“Gabby, do your chores.” Pretty much every night, my middle daughter is repeatedly told to do her chores. Her job is to remove trash from the bathrooms and clean the floors. She knows to complete this task by 8 p.m.
Visit my house around 8 p.m. nightly and you’ll find me frustrated with my kids. I’m reacting to my kids’ behavior, letting myself be controlled by their actions rather than doing what I know to be right. But we need to act rather than react. That starts with knowing the ways dads should not react. Here are 3 deadly reactions dads must stop.
1. Shutting Down
When kids disrespect us, break a rule, or don’t listen, some dads resort to shutting down completely. This can be by having Mom deal with the kids, neglecting to address issues by becoming passive, or giving the kids the cold shoulder. But if you shut down as a dad, it makes your kids feel cut off.
There’s no communication of what they did wrong and there’s no training, so they’ll walk around on eggshells, confused and filled with anxiety because you’re suddenly unavailable to them. Resist the urge to shut down. Instead, address the issues one at a time so they don’t build up.
2. Getting Physical
Just because you don’t become physically violent or abusive doesn’t mean your physical reactions are OK. Maybe you aggressively grab whatever’s in your kid’s hand or you pound your fist on his or her locked door out of annoyance. Guard against getting so frustrated that you react physically all the time. It’s OK to be annoyed with your kids when they don’t listen to you, but it’s not OK to react physically in anger. It won’t necessarily inspire your kids to behave, but it will inspire them to stay away from you.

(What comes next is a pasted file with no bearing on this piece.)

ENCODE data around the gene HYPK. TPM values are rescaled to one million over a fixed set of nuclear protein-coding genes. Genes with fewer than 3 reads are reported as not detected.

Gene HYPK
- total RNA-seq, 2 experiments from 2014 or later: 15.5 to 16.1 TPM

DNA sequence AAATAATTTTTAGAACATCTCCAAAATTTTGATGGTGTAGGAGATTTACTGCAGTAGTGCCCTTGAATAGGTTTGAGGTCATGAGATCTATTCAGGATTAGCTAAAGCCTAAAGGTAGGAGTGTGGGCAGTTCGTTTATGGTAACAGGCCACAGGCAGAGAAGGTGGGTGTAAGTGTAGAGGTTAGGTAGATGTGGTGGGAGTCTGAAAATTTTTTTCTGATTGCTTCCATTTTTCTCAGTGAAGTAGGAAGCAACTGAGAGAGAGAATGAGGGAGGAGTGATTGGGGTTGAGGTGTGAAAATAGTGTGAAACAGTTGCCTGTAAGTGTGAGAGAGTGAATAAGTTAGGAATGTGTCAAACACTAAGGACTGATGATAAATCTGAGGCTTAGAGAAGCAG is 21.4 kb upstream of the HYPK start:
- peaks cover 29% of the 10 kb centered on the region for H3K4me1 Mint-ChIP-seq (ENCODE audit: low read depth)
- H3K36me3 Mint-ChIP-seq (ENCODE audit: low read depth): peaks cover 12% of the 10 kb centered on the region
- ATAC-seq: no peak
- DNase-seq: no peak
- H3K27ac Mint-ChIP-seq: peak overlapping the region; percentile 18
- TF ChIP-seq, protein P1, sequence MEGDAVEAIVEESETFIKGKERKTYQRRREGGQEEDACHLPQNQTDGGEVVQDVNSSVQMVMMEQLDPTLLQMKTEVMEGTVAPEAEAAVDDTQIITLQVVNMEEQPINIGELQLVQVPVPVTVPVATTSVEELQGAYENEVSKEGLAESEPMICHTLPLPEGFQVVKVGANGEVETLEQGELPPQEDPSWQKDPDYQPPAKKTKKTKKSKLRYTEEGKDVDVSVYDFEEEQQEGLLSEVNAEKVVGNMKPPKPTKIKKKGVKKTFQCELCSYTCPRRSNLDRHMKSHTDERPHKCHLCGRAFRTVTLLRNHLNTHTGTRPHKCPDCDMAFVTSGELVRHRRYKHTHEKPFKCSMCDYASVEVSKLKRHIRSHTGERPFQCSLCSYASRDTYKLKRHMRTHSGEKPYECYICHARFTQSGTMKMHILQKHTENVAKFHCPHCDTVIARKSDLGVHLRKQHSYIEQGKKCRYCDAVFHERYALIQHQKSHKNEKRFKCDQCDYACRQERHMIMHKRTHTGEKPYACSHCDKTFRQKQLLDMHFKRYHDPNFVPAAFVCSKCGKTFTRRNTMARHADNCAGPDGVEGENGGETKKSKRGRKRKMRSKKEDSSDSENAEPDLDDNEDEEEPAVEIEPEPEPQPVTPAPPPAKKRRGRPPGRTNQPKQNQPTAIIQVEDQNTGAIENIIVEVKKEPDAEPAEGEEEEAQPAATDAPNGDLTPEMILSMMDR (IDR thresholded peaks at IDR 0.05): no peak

Instead of getting physical, get compassionate. Work on being tenderhearted, sympathetic, and gentle, especially when you’re annoyed or frustrated. Even if your kids do bad things and require discipline, you can teach with compassion rather than out of anger. One reaction draws your kid closer; the other pushes him or her away.There’s a difference between sternly giving a direction and yelling out of frustration.
There’s a difference between sternly giving a direction and yelling out of frustration. Reacting this way is never helpful and only creates a wedge between you and your kids. Instead, we need to ask for forgiveness and stop shouting. Shouting will ultimately strike fear in your kids—and make your kids afraid of you. If they’re scared, they might spring to attention and do what you say, but scaring them hurts your relationship.
When you shout to get good behavior from your kids, you sacrifice your connection with them to get it. Later, your kids will avoid you rather than engage. Yes, your kid may complete the task you’ve asked of him or her to avoid feeling your wrath. But that doesn’t help your kid grow, learn, or take responsibility. Instead of shouting, seek to discuss what you need calmly so your child behaves but his or her relationship with you stays intact.
Sound off: What are some other ways dads should not react to their kids?
Huddle up with your kids and ask, “What’s the best way to respond when you’re feeling frustrated?”